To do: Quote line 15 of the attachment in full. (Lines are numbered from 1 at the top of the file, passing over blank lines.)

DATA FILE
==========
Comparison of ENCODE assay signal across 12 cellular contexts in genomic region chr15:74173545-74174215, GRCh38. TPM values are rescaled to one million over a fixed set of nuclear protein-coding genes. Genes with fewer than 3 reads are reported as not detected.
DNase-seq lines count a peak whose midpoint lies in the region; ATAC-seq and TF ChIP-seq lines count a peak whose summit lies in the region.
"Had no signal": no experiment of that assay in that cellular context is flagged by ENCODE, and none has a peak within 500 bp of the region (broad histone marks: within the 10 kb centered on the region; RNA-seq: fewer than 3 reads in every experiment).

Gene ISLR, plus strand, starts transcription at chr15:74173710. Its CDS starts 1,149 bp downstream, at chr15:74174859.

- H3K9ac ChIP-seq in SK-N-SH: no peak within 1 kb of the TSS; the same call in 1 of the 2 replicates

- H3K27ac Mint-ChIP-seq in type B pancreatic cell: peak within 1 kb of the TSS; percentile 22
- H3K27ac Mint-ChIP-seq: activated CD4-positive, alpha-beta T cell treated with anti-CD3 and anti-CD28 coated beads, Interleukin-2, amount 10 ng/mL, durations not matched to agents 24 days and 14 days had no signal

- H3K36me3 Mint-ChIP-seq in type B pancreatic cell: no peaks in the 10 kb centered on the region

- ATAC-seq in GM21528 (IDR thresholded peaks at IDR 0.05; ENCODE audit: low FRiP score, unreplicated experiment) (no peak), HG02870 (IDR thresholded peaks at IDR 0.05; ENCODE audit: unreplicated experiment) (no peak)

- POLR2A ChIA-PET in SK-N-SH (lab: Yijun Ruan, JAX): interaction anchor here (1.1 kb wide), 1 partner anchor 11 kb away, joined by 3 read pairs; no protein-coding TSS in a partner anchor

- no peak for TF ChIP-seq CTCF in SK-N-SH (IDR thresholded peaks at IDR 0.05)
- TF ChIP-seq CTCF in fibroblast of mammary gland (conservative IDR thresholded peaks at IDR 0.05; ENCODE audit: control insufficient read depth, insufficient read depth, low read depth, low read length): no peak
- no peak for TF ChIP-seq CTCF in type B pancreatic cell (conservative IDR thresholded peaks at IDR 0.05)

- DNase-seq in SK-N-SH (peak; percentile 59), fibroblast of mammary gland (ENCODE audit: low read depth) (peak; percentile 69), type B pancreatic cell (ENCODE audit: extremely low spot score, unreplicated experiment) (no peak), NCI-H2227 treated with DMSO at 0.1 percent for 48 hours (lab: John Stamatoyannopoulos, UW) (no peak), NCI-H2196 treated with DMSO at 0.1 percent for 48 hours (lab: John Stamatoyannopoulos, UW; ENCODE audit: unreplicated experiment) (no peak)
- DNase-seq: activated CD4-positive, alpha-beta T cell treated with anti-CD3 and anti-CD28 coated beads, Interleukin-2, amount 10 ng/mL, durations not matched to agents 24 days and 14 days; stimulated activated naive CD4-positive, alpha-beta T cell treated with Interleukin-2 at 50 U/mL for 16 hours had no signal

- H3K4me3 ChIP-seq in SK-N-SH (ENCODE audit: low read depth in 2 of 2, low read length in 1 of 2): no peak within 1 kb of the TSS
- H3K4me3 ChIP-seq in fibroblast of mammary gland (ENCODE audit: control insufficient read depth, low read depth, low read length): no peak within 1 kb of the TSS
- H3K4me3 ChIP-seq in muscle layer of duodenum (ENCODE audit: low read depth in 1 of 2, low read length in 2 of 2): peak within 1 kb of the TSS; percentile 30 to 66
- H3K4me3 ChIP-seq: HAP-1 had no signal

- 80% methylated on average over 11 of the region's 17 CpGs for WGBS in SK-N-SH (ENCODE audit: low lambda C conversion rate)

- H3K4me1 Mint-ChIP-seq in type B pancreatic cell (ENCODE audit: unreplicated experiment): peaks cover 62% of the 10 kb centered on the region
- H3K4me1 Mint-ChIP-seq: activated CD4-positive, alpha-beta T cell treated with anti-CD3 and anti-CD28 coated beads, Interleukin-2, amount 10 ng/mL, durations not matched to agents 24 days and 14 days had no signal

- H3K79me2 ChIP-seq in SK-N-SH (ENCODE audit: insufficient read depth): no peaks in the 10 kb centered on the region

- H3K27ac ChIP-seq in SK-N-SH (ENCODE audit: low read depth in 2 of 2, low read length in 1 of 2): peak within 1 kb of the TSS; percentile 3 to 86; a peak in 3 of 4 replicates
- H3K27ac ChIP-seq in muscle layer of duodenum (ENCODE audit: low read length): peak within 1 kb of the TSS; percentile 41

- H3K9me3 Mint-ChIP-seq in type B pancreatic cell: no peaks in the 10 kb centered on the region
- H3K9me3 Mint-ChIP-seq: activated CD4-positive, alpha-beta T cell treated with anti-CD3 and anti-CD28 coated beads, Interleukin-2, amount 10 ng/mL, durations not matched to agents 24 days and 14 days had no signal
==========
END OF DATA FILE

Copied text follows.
- DNase-seq: activated CD4-positive, alpha-beta T cell treated with anti-CD3 and anti-CD28 coated beads, Interleukin-2, amount 10 ng/mL, durations not matched to agents 24 days and 14 days; stimulated activated naive CD4-positive, alpha-beta T cell treated with Interleukin-2 at 50 U/mL for 16 hours had no signal